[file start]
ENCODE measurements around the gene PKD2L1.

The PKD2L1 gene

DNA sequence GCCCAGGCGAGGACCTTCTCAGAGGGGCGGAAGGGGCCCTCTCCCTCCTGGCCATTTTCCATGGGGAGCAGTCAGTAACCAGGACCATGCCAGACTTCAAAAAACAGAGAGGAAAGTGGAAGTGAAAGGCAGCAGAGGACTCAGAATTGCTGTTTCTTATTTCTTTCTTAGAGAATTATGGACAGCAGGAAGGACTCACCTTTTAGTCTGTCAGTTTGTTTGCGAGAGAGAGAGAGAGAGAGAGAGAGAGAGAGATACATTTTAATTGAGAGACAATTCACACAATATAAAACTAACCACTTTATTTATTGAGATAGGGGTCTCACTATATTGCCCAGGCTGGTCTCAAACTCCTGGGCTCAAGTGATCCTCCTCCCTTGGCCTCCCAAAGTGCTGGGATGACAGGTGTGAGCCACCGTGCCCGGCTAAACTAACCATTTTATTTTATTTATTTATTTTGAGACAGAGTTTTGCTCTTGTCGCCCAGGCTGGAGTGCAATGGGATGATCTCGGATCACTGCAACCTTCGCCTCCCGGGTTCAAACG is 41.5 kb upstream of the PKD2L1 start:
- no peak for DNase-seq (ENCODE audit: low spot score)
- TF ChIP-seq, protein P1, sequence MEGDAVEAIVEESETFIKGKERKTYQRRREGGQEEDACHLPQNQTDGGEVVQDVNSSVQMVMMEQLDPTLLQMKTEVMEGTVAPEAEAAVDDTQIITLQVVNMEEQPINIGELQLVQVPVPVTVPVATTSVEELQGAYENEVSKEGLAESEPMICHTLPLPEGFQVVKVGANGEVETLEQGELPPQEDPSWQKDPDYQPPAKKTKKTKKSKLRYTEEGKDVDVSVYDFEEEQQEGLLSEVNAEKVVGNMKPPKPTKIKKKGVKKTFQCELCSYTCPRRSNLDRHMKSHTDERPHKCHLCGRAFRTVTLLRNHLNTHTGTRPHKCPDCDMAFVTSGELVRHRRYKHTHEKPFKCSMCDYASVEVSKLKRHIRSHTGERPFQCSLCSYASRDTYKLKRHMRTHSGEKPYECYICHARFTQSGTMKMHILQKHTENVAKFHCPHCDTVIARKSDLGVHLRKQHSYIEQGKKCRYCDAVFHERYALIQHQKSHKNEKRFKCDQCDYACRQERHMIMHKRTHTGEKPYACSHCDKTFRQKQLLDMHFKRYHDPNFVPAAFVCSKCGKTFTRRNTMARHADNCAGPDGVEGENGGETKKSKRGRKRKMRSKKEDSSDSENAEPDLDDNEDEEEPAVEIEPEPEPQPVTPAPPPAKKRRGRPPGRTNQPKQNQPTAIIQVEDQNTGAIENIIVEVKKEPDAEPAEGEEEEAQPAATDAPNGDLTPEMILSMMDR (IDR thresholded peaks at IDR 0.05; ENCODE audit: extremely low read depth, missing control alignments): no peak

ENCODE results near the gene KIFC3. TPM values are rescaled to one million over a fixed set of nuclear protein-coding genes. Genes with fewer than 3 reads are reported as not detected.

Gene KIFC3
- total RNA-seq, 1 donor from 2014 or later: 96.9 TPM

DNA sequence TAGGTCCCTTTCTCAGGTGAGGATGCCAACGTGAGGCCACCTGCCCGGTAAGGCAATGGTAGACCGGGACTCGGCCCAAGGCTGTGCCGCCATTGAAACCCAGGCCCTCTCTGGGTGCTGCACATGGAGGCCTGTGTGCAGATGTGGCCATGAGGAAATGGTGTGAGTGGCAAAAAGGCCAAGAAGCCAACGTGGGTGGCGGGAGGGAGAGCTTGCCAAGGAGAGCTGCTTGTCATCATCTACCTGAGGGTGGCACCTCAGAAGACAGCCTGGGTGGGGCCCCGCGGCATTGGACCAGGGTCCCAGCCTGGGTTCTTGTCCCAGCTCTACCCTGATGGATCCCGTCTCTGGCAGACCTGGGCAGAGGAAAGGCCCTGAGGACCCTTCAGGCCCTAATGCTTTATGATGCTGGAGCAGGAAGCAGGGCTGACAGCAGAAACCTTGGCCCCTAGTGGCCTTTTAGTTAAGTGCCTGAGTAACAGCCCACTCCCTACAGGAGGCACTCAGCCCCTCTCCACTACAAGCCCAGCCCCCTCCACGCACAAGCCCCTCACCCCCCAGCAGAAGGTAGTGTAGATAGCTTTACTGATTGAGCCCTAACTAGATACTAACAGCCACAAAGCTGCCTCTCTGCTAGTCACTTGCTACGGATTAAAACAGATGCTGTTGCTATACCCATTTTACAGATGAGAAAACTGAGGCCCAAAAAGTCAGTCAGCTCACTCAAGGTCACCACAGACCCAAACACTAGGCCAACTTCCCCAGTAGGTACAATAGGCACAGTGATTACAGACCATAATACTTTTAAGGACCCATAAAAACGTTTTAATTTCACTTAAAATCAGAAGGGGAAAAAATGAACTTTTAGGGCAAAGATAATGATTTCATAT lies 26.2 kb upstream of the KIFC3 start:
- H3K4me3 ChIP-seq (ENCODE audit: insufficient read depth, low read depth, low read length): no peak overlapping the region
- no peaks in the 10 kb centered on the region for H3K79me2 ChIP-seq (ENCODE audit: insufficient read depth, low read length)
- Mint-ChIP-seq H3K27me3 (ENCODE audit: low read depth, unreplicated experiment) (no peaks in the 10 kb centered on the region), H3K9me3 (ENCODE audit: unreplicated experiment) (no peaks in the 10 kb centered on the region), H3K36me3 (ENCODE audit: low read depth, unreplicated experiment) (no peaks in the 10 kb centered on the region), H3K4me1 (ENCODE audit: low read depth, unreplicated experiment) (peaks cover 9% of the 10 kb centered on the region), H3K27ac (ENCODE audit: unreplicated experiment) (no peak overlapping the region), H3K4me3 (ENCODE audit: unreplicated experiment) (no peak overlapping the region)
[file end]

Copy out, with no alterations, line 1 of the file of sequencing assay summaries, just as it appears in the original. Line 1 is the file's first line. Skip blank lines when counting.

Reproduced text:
ENCODE measurements around the gene PKD2L1.